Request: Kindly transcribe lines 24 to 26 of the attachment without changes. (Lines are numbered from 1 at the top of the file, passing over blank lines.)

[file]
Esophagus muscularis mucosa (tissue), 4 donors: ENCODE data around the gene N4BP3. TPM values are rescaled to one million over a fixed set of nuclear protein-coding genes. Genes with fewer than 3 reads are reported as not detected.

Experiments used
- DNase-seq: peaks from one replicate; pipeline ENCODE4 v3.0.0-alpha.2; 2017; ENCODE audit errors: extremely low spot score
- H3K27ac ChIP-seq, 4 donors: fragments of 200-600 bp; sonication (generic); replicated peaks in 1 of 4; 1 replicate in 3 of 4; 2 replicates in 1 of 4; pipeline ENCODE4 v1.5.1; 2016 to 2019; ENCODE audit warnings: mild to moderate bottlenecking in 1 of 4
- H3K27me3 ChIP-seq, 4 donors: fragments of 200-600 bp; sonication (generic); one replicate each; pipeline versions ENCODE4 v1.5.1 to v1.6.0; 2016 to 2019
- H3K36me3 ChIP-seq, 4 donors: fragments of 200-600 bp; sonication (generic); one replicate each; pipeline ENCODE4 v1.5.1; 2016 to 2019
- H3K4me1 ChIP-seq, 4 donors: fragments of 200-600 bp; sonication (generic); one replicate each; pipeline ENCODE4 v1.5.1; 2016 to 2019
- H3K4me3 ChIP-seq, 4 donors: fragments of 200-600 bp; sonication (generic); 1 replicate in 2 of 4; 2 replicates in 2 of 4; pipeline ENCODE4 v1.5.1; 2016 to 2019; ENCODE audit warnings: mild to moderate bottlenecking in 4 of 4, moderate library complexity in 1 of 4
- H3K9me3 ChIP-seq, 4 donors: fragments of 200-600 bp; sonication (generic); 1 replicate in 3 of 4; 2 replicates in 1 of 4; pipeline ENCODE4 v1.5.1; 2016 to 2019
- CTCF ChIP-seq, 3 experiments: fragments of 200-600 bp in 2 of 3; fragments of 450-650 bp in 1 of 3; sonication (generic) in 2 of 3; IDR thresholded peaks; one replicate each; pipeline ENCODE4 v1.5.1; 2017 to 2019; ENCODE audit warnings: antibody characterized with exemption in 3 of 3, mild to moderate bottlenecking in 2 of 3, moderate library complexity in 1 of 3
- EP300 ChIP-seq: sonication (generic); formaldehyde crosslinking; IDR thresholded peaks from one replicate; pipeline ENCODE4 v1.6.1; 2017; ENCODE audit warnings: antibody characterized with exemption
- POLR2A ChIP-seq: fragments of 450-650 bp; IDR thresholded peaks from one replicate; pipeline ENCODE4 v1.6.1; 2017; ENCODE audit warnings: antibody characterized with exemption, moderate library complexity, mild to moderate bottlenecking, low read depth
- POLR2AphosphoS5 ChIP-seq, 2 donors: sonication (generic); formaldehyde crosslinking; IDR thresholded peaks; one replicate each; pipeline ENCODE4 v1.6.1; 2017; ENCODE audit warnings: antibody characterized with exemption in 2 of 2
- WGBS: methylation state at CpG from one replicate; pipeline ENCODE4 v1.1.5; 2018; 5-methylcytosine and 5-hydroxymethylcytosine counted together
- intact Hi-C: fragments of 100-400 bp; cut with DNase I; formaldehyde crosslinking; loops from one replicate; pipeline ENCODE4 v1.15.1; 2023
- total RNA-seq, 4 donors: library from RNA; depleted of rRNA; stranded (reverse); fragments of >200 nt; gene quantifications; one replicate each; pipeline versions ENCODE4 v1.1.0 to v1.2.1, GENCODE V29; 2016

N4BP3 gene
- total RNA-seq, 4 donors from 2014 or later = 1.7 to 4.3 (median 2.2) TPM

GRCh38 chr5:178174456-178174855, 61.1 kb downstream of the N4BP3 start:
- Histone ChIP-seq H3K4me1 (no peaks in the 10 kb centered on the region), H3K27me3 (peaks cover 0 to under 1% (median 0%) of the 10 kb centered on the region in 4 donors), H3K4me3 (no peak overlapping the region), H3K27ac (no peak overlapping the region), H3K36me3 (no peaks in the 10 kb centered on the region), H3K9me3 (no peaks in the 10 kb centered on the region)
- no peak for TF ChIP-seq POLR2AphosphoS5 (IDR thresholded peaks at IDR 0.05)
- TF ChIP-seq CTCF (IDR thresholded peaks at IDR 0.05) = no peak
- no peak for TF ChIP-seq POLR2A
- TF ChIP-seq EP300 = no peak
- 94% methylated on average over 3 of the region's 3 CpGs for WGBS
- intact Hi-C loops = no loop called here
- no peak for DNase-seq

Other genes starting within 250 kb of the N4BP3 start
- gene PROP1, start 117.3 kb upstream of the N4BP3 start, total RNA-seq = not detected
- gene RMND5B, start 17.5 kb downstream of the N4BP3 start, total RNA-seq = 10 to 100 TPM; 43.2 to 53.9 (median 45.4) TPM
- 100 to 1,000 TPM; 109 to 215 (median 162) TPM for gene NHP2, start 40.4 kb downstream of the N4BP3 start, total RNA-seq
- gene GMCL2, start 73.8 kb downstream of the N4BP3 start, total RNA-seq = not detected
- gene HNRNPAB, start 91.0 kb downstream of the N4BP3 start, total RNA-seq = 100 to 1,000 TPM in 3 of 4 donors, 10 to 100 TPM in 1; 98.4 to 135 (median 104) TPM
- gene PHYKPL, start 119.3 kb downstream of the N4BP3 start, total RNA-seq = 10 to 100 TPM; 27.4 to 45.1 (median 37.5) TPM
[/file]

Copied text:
- TF ChIP-seq EP300 = no peak
- 94% methylated on average over 3 of the region's 3 CpGs for WGBS
- intact Hi-C loops = no loop called here